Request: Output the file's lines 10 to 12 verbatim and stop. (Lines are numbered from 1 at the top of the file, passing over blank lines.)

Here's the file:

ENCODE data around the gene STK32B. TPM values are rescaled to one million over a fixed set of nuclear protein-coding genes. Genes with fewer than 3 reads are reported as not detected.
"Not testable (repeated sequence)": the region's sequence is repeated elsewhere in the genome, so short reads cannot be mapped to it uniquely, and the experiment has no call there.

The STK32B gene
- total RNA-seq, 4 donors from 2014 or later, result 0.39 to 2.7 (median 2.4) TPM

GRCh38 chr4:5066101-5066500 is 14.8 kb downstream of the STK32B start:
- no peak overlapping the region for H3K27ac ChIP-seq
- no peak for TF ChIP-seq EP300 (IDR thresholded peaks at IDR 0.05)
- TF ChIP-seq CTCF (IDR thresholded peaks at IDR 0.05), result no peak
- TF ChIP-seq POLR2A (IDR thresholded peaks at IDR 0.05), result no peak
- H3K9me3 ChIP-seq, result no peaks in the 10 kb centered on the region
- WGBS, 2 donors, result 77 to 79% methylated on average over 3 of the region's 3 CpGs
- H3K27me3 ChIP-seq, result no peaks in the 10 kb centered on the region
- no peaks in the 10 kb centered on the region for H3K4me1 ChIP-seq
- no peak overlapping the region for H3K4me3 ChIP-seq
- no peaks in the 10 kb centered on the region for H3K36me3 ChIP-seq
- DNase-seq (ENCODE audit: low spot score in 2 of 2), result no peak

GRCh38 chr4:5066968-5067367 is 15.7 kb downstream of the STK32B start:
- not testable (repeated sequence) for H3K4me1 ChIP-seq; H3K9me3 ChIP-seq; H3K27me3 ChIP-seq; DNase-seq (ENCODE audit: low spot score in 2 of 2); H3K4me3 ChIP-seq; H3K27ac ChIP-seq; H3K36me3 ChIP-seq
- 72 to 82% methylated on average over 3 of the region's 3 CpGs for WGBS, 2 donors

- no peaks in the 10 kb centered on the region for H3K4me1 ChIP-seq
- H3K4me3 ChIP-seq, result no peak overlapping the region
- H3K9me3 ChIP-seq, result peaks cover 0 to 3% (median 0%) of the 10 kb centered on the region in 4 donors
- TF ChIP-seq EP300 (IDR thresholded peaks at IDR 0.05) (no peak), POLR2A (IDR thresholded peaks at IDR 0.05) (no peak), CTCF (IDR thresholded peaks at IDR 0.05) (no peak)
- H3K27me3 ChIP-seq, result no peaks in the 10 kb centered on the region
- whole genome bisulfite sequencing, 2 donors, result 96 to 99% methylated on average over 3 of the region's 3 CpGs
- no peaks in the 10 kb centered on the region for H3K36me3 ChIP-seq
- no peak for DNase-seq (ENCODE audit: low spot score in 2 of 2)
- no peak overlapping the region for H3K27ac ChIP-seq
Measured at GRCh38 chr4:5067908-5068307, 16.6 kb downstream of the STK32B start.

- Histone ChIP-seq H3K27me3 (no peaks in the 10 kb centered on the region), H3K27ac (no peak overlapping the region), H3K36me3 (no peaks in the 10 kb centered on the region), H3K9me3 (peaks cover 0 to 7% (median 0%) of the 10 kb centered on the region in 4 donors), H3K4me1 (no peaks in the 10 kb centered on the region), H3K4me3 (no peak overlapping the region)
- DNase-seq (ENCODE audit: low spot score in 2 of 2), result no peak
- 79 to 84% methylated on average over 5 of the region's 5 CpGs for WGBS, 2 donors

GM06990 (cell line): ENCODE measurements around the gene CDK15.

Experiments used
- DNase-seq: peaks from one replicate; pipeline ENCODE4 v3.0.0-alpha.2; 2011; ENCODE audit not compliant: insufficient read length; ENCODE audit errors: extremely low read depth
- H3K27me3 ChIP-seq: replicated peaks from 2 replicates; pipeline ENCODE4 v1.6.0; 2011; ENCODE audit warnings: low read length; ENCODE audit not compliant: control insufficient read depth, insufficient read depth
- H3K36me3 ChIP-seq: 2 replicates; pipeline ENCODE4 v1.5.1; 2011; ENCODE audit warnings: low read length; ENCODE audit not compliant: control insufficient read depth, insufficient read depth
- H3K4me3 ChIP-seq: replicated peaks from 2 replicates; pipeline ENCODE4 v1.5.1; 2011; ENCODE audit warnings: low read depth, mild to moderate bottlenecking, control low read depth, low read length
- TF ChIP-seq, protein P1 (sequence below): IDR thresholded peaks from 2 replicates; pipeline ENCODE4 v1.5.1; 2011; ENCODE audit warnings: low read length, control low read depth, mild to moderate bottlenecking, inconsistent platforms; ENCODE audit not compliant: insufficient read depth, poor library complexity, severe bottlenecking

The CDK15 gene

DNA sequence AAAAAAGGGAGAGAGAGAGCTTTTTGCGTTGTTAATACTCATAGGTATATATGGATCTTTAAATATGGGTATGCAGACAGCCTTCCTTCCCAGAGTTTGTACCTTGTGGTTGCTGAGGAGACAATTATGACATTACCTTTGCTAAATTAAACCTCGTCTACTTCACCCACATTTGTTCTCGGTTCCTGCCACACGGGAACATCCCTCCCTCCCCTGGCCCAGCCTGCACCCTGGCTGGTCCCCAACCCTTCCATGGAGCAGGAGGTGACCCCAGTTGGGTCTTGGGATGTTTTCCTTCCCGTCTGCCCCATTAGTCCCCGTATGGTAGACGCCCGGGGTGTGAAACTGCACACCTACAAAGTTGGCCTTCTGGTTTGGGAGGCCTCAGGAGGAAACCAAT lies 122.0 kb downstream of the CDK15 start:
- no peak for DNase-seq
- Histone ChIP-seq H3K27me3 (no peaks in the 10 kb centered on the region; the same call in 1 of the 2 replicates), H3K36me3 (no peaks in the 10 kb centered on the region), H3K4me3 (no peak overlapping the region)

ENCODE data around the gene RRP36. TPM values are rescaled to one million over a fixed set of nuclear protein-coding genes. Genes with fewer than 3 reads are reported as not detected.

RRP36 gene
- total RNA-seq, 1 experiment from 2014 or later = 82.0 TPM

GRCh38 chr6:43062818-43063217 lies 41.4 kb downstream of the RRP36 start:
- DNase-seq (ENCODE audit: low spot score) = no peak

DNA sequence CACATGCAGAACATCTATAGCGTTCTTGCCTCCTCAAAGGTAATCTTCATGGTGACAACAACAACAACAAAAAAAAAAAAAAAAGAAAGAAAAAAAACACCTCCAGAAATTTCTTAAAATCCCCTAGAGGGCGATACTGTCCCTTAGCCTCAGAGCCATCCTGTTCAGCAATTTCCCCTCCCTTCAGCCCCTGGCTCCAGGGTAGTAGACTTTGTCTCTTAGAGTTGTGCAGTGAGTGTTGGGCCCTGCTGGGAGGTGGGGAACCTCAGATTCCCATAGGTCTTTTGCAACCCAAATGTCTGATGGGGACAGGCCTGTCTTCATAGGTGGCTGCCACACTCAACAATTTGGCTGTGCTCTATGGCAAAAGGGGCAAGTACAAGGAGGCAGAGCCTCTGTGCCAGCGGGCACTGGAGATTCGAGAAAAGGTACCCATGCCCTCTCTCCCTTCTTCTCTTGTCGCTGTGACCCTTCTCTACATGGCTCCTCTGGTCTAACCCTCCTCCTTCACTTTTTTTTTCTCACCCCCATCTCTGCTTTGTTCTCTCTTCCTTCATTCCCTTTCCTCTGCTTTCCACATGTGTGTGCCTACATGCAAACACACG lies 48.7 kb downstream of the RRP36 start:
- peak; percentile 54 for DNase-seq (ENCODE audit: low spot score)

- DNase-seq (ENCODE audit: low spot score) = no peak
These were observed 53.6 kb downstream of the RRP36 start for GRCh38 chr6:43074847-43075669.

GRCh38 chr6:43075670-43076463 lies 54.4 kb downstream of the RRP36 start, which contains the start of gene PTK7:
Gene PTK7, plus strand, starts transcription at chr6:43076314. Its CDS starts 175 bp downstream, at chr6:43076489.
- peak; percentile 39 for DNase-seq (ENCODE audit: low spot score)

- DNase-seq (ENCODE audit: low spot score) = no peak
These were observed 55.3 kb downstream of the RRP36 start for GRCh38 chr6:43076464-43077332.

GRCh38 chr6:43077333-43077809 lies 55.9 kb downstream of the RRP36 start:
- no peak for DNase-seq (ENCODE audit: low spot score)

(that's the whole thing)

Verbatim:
- H3K9me3 ChIP-seq, result no peaks in the 10 kb centered on the region
- WGBS, 2 donors, result 77 to 79% methylated on average over 3 of the region's 3 CpGs
- H3K27me3 ChIP-seq, result no peaks in the 10 kb centered on the region